Cardiac Cycle

The Cardiac Cycle

  • The cardiac cycle is a sequence of events that happens every time the heart beats. It includes diastole and systole phases.

Diastole Phase

  • Diastole is the period of relaxation of the heart muscle when both the atria and ventricles fill with blood.
  • This phase comprises atrial diastole, where the blood flows passively from the atria into the ventricles, and then ventricular diastole, where the ventricles continue to fill up with blood.

Systole Phase

  • Systole is the phase of contraction of the heart muscle that forces blood out of the heart.
  • It includes atrial systole, where the atria contract to complete filling of ventricles, and ventricular systole, where the ventricles contract to pump blood out of the heart and into the arteries.
  • The left ventricle contracts to propel oxygen-rich blood into the aorta, distributing it throughout the body, while the right ventricle propels deoxygenated blood into the pulmonary artery, towards the lungs for oxygenation.

Coordination of the Cardiac Cycle

  • The cardiac cycle is coordinated by a group of specialised cells known as the sinoatrial node (SAN) or the pacemaker, located in the wall of the right atrium.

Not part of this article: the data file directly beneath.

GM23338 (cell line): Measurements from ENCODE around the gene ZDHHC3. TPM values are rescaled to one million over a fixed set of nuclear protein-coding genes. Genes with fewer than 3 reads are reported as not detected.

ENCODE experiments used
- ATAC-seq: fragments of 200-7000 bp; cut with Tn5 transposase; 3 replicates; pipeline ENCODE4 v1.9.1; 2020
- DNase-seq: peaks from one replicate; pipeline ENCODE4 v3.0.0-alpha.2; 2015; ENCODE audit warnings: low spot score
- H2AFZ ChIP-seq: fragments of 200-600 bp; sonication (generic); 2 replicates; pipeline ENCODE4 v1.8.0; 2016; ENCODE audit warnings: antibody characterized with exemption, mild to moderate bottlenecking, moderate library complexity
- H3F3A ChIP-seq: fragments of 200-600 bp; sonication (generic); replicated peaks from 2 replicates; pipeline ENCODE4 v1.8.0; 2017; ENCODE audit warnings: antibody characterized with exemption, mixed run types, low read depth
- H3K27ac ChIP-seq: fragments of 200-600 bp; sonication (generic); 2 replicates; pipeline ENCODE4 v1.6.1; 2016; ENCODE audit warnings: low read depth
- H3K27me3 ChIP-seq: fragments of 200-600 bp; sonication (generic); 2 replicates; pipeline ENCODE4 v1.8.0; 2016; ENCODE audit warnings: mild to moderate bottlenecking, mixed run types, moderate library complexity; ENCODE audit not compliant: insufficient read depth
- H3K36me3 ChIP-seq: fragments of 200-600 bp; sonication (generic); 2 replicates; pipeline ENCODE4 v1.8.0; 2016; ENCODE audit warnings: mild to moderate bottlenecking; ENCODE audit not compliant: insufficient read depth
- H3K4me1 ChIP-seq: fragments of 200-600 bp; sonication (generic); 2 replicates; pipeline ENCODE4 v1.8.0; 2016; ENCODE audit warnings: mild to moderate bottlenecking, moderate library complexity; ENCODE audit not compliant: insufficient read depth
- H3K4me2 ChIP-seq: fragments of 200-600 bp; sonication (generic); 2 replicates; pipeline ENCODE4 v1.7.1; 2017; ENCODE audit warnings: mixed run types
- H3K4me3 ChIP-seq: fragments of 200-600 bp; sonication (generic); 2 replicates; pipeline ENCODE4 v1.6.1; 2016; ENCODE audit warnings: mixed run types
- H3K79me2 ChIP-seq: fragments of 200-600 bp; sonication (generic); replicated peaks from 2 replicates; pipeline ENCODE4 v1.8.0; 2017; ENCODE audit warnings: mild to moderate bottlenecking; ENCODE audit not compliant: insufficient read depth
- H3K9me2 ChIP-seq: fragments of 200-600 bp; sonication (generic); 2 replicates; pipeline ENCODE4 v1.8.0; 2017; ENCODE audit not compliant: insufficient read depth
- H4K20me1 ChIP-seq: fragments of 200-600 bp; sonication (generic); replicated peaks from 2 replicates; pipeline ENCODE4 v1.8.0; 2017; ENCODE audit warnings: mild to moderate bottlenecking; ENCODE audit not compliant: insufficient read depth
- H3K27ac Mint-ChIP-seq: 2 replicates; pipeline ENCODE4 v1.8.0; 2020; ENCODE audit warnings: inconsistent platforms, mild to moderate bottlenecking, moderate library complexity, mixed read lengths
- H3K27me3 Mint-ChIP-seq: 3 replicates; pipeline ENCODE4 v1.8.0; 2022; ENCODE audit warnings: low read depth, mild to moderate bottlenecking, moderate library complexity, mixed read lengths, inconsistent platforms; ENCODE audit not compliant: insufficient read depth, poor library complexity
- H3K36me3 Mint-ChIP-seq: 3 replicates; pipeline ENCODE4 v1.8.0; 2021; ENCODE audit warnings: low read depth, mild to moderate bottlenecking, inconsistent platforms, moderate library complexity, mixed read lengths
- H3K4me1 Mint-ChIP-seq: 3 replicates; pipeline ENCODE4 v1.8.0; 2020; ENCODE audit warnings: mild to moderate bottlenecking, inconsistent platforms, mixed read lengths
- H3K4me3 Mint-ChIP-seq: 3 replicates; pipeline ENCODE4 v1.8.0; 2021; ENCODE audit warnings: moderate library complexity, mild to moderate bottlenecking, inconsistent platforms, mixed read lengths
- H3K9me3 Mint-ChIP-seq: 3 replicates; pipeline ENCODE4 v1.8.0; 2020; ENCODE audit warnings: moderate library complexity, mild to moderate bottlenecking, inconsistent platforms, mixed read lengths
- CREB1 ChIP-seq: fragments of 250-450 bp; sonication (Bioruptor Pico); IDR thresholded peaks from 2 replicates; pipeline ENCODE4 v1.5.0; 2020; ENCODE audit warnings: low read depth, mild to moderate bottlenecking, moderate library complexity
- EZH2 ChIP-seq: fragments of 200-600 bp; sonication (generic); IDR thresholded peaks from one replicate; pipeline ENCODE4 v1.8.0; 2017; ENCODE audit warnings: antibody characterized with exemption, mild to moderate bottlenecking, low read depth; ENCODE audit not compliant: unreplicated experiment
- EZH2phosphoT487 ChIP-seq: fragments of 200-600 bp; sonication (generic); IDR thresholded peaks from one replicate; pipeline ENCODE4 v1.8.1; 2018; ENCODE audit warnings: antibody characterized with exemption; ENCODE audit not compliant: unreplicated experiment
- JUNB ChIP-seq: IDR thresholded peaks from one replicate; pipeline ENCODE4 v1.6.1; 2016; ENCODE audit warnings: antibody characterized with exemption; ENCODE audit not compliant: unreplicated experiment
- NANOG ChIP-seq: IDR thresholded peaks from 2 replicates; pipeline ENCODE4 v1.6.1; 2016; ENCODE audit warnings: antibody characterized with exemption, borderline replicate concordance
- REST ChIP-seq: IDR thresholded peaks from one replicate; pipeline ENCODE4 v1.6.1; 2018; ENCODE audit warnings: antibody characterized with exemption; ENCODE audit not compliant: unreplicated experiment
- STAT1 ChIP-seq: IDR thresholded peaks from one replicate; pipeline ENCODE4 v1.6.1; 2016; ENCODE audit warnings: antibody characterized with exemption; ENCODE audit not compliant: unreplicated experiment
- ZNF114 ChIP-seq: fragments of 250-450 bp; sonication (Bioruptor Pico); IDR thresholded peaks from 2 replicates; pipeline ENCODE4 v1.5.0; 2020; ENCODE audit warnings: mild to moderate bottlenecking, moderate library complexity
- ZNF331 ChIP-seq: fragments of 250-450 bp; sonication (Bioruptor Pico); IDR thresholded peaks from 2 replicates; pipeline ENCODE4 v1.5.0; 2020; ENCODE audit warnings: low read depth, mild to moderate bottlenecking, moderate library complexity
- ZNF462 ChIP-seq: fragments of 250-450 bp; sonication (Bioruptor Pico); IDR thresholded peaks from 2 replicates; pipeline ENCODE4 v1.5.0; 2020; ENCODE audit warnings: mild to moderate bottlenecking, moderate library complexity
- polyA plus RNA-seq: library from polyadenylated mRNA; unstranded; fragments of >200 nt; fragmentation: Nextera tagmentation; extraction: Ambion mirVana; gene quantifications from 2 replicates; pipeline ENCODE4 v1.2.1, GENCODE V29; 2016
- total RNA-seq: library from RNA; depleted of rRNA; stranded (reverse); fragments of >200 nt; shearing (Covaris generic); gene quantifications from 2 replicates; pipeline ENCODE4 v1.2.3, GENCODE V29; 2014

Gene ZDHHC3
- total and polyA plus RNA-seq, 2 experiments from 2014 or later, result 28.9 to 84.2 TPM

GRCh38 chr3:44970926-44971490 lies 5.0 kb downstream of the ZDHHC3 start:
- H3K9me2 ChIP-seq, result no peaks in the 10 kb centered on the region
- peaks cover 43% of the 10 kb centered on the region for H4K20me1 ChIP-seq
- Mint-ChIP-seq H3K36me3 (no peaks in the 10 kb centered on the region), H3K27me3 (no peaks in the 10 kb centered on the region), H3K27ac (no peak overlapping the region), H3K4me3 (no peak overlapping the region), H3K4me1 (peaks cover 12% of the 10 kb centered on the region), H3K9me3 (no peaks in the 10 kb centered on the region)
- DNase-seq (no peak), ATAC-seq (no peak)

• The SAN generates electrical signals autonomously, which are conducted through the heart muscle fibres, causing them to contract in the correct sequence.
  • The atrioventricular node (AVN), located in the lower right atrium, delays the electrical signal to allow complete filling of ventricles before they contract.

Measuring the Cardiac Cycle

  • The complete cardiac cycle is typically illustrated in an ECG (electrocardiogram), from one heartbeat to the next, measured from the start of one QRS complex (indicating ventricular contraction) to the following one.
  • The cycle length, or duration of a heartbeat, can vary based on several factors, including physical activity and stress level. A healthy adult at rest typically has a cycle length of about 0.8 seconds.
  • Each phase of the cardiac cycle corresponds to a specific portion of the ECG waveform, allowing healthcare professionals to monitor the heart’s electrical and mechanical activity.